Though they’ve been lurking in the shadows of pop culture for decades, the realities of being a ninja are difficult to describe with any certainty. To study a ninja takes decades of patience. Not everyone is up to the task.
Fortunately, there are those among us who have dedicated their lives to understanding these secretive warriors. Thanks to them, we can now begin to piece together a more complete picture than ever of who ninjas were, how they operated and, clearly most importantly, what they ate.
Contrary to the popular image of a sneaky pyjama-wearing assassin, most historians now believe that real ninjas were in fact far closer to modern day guerilla fighters. First appearing in the 14th century in the mountainous Mie Prefecture of central Honshu, ninjas were said to operate in small mercenary bands - working as skilful guns-for-hire for any warlord who required their services. They terrorised the Japanese countryside for nearly two centuries, before gradually fading into historical obscurity.
Given the era’s turbulent political climate, reliable contemporary sources are few are far between. However, in the decades and centuries that followed their heyday, scholars and storytellers began to add colour to the ninja mythos. Tales emerged telling of their tools and tactics, but also revealing how food and diet were essential weapons in a ninja’s arsenal.
According to Makato Hisamatsu, professor at the newly-formed Ninja Research Centre at Mie University, it is likely that a ninja’s diet would have been similar to that of a peasant farmer. When they weren’t out ninja-ing, it is expected that they would have eaten two meals a day, mostly consisting of rice, miso, millet and wild fruits and vegetables. In addition, Hisamatsu surmises that they also supplemented their diet with snakes, grasshoppers and frogs when they could get them.
Despite the excitement afforded by the occasional snake, there were whole swathes of food groups that were off-limits to any successful ninja. According to texts from the 17th and 18th centuries, ninjas avoided any sort of pungent foods in order to avoid giving away any tell-tale wafts to would-be enemies. This included all types of garlic, onion and their relatives. They also avoided all red meat as it was believed to dramatically change body odour. Amazingly, this particular belief has been shown to have some basis in fact.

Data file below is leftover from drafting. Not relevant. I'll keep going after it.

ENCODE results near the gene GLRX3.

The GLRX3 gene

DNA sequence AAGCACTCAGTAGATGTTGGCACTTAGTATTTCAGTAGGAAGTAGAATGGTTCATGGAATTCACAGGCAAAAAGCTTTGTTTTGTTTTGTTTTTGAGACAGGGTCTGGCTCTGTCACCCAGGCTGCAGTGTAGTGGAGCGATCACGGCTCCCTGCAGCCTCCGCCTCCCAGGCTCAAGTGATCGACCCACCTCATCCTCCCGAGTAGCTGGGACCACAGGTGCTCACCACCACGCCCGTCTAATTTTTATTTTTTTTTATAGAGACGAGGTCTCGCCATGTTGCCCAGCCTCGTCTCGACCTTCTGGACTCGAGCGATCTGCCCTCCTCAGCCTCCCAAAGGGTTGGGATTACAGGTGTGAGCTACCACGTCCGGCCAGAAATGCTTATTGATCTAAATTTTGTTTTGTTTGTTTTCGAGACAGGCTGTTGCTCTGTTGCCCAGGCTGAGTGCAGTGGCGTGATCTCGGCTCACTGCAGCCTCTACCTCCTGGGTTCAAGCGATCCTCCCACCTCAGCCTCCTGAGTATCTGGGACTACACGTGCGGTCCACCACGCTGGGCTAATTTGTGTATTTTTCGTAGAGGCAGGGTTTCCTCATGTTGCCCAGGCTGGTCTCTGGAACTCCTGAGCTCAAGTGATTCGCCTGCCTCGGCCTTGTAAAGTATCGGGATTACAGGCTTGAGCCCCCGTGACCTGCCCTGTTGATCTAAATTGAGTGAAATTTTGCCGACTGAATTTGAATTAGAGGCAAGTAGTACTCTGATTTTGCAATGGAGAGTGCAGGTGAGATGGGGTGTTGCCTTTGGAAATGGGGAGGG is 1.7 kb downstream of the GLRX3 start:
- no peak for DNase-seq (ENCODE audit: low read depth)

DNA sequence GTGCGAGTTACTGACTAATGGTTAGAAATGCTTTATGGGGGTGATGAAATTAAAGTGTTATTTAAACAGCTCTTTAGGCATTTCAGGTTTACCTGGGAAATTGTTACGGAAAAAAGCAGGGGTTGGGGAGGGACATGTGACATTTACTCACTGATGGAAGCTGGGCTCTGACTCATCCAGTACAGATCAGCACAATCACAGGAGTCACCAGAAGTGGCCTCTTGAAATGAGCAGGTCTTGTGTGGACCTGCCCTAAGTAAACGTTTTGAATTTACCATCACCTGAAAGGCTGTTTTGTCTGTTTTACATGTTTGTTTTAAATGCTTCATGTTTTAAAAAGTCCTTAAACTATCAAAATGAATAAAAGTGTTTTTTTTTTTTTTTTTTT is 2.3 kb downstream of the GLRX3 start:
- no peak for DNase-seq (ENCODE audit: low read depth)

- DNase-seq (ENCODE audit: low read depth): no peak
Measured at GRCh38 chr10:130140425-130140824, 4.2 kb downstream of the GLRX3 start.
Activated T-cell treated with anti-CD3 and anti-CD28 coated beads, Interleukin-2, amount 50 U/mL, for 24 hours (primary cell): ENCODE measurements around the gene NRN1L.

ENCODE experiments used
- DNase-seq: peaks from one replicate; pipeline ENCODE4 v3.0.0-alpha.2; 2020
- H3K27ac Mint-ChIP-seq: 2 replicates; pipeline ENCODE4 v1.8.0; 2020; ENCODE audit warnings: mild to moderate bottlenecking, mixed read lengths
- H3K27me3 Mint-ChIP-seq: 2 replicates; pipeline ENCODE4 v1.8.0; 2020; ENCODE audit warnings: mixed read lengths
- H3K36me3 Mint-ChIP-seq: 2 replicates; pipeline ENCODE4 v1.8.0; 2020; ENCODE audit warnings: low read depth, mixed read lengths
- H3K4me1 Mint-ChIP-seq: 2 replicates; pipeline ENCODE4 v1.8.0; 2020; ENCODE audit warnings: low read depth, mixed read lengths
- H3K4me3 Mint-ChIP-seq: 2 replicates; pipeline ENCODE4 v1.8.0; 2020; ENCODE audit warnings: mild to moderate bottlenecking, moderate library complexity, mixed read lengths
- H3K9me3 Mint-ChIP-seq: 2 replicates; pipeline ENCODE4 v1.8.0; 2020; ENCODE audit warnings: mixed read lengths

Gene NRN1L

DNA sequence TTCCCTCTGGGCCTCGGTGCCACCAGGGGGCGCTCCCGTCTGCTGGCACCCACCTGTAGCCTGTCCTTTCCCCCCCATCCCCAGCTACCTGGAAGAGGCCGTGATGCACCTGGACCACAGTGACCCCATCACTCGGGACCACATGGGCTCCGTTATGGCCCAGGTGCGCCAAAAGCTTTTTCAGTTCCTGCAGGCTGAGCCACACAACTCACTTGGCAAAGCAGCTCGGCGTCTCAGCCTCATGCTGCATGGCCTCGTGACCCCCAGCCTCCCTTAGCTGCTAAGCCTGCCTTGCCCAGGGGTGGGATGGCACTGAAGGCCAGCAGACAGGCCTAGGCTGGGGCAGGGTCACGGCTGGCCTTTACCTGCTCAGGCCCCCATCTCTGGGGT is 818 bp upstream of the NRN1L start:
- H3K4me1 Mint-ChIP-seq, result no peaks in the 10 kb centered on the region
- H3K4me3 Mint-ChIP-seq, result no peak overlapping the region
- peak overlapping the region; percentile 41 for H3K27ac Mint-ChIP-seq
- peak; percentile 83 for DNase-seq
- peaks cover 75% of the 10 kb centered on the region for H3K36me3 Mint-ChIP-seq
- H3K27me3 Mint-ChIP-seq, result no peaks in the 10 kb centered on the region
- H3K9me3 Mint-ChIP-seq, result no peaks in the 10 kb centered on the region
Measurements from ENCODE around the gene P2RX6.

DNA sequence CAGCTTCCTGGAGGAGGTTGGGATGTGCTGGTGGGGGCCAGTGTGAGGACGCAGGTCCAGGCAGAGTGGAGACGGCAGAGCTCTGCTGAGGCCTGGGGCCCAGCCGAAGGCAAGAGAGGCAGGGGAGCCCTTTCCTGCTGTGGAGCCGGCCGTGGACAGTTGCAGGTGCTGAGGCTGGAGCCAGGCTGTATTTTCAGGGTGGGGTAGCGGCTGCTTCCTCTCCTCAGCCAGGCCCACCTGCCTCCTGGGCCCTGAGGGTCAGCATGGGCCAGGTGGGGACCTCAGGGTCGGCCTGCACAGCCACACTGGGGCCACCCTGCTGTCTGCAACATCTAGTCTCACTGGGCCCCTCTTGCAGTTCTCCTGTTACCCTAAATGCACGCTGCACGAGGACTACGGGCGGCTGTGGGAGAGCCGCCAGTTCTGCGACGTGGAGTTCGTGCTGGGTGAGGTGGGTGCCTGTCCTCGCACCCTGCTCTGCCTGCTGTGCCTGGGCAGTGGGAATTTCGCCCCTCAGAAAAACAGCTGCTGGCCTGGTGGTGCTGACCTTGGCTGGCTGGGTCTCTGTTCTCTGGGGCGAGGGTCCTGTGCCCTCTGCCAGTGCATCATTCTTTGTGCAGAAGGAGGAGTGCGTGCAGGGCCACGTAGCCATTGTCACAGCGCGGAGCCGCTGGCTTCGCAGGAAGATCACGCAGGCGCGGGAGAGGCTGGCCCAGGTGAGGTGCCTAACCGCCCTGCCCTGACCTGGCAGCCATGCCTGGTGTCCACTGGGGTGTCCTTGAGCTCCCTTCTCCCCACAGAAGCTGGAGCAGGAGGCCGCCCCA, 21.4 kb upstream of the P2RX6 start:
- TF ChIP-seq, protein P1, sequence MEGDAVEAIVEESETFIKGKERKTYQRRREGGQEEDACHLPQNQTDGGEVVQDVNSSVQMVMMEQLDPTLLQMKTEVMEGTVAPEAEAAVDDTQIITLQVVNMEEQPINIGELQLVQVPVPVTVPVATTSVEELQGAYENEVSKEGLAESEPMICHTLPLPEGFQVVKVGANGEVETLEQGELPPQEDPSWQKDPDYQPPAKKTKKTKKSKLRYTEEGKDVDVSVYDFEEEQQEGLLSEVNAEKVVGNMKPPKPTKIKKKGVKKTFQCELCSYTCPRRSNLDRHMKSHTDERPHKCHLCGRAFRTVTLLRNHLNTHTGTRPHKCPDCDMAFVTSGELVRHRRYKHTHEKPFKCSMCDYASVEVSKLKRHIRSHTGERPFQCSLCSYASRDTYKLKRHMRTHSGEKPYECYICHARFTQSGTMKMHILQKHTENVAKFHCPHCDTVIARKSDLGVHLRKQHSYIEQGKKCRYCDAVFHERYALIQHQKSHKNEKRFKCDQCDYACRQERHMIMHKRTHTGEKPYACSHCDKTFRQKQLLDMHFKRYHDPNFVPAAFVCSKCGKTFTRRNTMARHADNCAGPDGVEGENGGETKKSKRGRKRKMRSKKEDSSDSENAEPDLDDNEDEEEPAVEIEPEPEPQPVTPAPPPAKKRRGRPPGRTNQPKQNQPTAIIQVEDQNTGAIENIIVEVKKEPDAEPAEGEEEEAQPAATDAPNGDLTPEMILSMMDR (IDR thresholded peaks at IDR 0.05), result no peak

Given the legendary acrobatic prowess of a proper ninja, it’s hardly surprising that they couldn’t spend all day stuffing themselves. Hisamatsu reveals that there was an “iron-clad rule” amongst practising members that they could not let their body weight exceed 60 kilos, or 130 pounds. This was to ensure that they remained light enough to execute the ninja-y staples of wall-scaling and ceiling-hanging with relative ease. Overweight, smelly soldiers clearly did not have a long shelf life in the ninja business.
If their domestic eating habits seem uninspiring, it’s because ninjas saved their ingenuity for life on the road. The realities of living behind enemy lines meant that ninjas often faced the very real prospect of days and even weeks with a very limited food supply. In order to stave off starvation, they perfected the art of the so-called “hunger pill”. A ball built of glutinous rice, yams, cinnamon and lotus pips was said to be able to feed 15 people, “even if they eat nothing else for three days”. A similar “thirst-ball”, made from fruit pulp, fungus and sugar, was such an effective source of electrolytes that it is today used as a hangover cure. When it came to nutrient-dense food on the go, the ninjas were pretty on point.
Beyond their balls, some historians have even suggested that ninjas used food for other, more clandestine purposes. 18th century records from writer Chikematsu Shigenori detail the secret codes hidden in food supplies that ninjas used to communicate with one another. He goes on to elaborate that, “To promise to [carry out] treachery, you should send salted fish. When you are going to commit arson, you should send dried fish.” There were also covert meanings for everything from sweets to rice cakes. For a ninja, food was about much more than sustenance.
Today, society has somewhat idealised the strict ninja way of life. Their traits of immense mental strength and zen-like discipline have many appealing aspects to a modern gym buff. With our various healthy eating fads and diet tips, it’s small wonder that some have gone a step further than ninja-fantasy and into full-fledged emulation. Books with titles like New Year - Ninja Diet and The Ninja Nutrition Manifesto are living proof that fitness fanatics everywhere continue to have a healthy admiration for their Japanese forebears. Whether or not these stories of ninja cookery have any basis in reality is essentially irrelevant. The ninja legend has already been well secured.